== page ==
## Subtleties of Lies

In a puzzle book by Mari Berrondo (in Russian), I found the following logic problem:

Alfred, Bertran and Charles are asked about their profession. One of them always lies; another one always tells the truth; and the third one [who I will refer to as a “half-liar”] sometimes lies and sometime tells the truth. Here are their answers:

Bertran:I am a painter, Alfred is a piano-tuner, Charles is a decorator.

Alfred:I am a doctor, Charles is an insurance agent. Concerning Bertran, if you ask him, he will tell you that he is a painter.

Charles:Alfred is a piano-tuner. Bertran is a decorator, and I am an insurance agent.

What is the profession of the half-liar?

The solution in the book is the following. As Alfred is right about what Bertran would say, Alfred can’t be a liar. If Alfred is a half-liar then the other two people would give the opposite statements, since one will be a truth-teller and the other a liar. But they both say that Alfred is a piano-tuner, therefore Alfred must be a truth-teller. Hence, Alfred’s statement about everyone’s profession must be the truth. Now we know that Charles is an insurance agent. As Charles confirms that, thus telling the truth in this instance, we recognize that he must be a half-liar. The answer to the problem is that the half-liar is an insurance agent.

But I have a problem with this problem. You see, a liar can say many things. He can say that he is a conductor, a mathematician, a beekeeper or whatever. So there is no way of knowing what a person who decides to lie can say. Let’s just analyze the statement by Alfred: “Concerning Bertran, if you ask him, he will tell you that he is a painter.”

If Alfred tells the truth about what Bertran would say, he needs to know for sure that Bertran will say that he is a painter. Hence, Bertran must be a truth-teller and a painter. If Alfred lies, he needs to be sure that Bertran won’t say that he is a painter. So Bertran must be either a truth-teller and not a painter, or a liar and a painter. Bertran can’t be a half-liar, because a half-liar can say that he is a painter as well as he can say something else, no matter what his real profession.

There is one interesting aspect of this that many people overlook. There are different types of people who are half-liars. In some books half-liars are introduced as people who, before making a statement, flip a coin to decide whether to lie or to tell the truth. Such a person needs to know in advance exactly what other people are saying, in order to construct a statement about what those people might say that corresponds to the coin flip. On the other hand, other types of half-liars exist. One half-liar can say something and then see later whether it is true. If Alfred is a half-liar who doesn’t care in advance about the truth of his statement, he can say that Bertran will claim that he is a painter.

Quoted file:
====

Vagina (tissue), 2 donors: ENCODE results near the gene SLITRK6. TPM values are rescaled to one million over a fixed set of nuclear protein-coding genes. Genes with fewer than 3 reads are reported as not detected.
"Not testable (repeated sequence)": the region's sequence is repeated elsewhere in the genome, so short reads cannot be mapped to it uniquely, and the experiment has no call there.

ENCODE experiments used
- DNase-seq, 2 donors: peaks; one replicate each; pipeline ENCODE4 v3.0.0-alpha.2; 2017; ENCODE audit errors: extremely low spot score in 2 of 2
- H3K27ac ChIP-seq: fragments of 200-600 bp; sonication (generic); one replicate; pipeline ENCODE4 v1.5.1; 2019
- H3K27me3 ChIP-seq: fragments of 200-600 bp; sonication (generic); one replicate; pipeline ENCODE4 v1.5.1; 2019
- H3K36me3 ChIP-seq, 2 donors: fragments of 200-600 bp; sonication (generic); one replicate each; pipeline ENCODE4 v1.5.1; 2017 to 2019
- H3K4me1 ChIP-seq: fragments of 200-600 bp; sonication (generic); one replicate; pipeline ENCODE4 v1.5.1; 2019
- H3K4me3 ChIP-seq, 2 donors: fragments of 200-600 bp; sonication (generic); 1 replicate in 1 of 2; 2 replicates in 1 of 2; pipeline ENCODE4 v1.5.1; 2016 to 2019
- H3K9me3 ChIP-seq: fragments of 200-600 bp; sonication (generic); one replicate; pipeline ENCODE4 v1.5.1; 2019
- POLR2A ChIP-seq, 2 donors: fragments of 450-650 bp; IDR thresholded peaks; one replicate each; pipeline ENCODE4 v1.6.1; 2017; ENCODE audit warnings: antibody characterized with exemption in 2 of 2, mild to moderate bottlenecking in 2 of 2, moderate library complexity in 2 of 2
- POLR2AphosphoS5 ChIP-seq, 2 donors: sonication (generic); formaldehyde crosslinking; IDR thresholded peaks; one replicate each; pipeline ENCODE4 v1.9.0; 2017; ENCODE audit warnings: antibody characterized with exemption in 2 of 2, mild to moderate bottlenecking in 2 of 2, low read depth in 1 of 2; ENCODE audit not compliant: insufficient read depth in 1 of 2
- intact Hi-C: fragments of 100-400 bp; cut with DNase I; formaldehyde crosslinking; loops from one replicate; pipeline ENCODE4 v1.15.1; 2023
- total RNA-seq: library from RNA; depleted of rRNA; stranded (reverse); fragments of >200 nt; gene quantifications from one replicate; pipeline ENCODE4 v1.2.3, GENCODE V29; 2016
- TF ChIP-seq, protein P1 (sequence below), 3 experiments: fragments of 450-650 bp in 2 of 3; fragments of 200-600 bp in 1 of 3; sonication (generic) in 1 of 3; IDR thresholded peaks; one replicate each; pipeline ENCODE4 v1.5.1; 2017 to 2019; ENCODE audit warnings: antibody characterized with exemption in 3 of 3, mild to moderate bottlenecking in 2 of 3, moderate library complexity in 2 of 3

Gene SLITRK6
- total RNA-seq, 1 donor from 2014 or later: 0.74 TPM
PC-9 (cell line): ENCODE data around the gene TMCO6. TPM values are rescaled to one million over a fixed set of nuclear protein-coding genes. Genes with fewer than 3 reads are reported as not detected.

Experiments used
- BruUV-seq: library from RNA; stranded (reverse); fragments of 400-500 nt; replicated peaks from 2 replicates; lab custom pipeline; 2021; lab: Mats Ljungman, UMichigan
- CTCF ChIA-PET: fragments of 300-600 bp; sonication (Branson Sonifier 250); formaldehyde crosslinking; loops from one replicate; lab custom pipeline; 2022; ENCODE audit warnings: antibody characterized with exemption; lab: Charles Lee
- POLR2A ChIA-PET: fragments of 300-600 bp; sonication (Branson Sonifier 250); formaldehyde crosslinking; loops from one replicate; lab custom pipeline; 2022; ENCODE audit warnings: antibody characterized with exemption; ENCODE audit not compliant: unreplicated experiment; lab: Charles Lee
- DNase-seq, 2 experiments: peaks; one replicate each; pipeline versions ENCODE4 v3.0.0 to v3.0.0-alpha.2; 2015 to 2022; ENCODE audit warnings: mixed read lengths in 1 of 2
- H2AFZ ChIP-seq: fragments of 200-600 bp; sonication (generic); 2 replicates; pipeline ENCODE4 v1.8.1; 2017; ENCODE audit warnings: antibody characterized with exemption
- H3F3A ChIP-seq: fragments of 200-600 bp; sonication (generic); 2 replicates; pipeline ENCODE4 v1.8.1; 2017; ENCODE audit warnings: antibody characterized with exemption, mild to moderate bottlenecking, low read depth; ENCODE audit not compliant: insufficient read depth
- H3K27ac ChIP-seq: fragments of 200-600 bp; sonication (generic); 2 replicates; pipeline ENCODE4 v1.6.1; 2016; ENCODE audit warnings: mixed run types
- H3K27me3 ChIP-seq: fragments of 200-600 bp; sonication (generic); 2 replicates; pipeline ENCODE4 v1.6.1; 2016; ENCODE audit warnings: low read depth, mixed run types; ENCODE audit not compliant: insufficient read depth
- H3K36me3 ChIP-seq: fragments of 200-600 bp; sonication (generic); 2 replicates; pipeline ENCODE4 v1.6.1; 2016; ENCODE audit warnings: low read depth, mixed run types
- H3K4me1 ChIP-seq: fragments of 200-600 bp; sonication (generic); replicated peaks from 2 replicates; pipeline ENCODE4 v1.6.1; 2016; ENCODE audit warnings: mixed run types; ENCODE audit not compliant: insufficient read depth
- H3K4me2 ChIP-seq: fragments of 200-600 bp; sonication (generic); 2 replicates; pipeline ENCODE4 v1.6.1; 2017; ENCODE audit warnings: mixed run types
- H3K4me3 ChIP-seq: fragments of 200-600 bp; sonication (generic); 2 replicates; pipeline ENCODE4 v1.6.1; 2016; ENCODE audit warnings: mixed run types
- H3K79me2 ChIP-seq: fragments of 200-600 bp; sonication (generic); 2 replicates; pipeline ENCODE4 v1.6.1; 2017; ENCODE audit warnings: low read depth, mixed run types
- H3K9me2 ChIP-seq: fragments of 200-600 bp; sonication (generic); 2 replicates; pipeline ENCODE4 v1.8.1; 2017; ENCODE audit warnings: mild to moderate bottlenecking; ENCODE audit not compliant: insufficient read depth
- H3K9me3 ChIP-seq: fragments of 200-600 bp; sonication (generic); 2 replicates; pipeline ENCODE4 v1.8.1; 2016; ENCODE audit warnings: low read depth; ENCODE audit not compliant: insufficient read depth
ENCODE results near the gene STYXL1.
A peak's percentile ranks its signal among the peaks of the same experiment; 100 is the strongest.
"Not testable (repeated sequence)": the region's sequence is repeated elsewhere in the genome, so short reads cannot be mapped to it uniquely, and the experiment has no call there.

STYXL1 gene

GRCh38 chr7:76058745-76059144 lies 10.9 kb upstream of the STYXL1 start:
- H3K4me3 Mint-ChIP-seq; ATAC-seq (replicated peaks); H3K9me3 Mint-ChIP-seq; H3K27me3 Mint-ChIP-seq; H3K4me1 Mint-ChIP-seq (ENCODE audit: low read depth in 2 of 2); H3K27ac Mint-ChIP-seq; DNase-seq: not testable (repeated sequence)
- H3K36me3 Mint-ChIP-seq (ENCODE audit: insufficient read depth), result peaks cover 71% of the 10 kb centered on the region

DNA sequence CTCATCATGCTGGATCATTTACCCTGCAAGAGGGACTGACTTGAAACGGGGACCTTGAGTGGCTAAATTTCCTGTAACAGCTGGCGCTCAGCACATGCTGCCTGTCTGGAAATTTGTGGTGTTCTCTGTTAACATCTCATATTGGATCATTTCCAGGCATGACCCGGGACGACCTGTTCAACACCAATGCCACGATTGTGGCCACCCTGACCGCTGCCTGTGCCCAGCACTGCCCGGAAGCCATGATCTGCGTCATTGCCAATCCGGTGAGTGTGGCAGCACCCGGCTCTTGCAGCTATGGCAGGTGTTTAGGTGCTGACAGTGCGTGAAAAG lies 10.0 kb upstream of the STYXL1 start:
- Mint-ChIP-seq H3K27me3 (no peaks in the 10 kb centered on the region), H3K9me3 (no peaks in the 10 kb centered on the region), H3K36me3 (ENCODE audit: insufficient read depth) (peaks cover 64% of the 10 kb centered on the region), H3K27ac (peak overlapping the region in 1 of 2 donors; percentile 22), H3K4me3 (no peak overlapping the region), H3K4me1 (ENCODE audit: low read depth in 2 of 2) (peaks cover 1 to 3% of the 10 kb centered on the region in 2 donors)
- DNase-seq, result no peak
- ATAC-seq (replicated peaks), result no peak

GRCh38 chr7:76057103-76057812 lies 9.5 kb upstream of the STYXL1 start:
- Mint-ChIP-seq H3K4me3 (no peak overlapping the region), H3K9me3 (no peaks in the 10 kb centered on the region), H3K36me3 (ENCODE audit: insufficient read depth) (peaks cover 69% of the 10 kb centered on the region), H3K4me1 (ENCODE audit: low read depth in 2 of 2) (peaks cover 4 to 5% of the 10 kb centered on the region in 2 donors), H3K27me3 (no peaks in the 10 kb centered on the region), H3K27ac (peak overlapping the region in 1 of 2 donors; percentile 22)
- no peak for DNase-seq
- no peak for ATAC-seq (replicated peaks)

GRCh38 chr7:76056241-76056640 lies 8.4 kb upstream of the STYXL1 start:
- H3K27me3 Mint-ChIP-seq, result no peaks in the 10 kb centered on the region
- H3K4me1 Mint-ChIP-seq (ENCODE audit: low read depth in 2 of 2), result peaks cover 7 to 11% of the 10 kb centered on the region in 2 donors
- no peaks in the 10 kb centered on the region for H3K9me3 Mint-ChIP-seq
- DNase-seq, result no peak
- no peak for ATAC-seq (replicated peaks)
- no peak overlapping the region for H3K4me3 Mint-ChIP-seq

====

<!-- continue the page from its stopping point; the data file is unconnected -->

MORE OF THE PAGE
I leave it to my readers to finish my analysis and see that the problem doesn’t have a solution. To end my essay on a positive note, I decided to slightly change the problem, so that there is no contradiction. In the same setting:

Share:

Bertran:I am a painter, Alfred is a piano-tuner, Charles is a decorator.

Alfred:I am a doctor, Charles is an insurance agent. Concerning Bertran, if you ask him, he will tell you that he is not a painter.

Charles:Alfred is a piano-tuner. Bertran is a decorator, and I am an insurance agent.

What is the profession of the half-liar?

## Igor:

I disagree. B can be a consistant lier. Actually i think most liers will stick to one story in order to prevent being descovered as a lier. The conclusion, that if A knows what B will say, doesn’t necessary mean that B is telling the truth. Examples can be found for example in politics, where a politicion sticks to a lie although everyone knows that he is lying. Since everyone knows that he is lying (consistantly, sticking to a story), everyone can make the prediction based on experience that he will repeat the lie again.

1 April 2011, 11:59 amSo the only thing we know, that A somehow knows what B will say. Therefore i don’t see a mistake in the riddle. And even if something needs to be improved, than it is that the truth teller is defined as someone who tries to tell the truth and won’t tell knowingly a lie.

## Greg:

I couldn’t resist quoting this:

http://xkcd.com/246/

1 April 2011, 1:27 pm## Sheldon:

Following a different, simpler approach, I derive the same solution as the book, Charles as the half-liar.

If you chart out the possibilities, a minimum of three, then the solution becomes obvious.

How?

5 April 2011, 10:40 amChart the possibly cases, assuming each is a Truth-teller and another a Liar. Do not worry about the Half-Liar because that would be the logically third person not selected.

Chart each job versus the person. Where there is a contradiction, that chart tells the assumption is incorrect.